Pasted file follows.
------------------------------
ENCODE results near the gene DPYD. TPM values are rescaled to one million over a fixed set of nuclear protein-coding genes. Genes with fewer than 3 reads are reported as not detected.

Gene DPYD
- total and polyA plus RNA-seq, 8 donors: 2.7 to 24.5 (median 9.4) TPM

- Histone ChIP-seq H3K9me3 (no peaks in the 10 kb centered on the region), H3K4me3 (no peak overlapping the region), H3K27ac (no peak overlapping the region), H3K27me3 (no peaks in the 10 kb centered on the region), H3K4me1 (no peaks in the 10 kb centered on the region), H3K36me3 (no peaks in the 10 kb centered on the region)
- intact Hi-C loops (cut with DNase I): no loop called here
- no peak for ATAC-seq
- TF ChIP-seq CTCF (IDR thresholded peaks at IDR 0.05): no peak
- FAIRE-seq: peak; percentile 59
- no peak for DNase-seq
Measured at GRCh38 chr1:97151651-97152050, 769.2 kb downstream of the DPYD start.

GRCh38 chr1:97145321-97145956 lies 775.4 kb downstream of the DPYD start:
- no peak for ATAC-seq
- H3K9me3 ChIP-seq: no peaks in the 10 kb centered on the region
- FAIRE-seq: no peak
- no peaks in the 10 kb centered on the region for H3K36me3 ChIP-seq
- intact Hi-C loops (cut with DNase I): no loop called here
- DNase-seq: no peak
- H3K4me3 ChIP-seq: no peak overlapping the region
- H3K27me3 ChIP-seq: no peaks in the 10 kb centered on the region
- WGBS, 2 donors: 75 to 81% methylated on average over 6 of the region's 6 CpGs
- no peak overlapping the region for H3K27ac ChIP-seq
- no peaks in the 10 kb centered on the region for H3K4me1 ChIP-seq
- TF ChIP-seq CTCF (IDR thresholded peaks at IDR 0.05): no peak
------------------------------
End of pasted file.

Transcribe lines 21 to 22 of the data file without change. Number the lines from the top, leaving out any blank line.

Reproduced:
- no peak overlapping the region for H3K27ac ChIP-seq
- no peaks in the 10 kb centered on the region for H3K4me1 ChIP-seq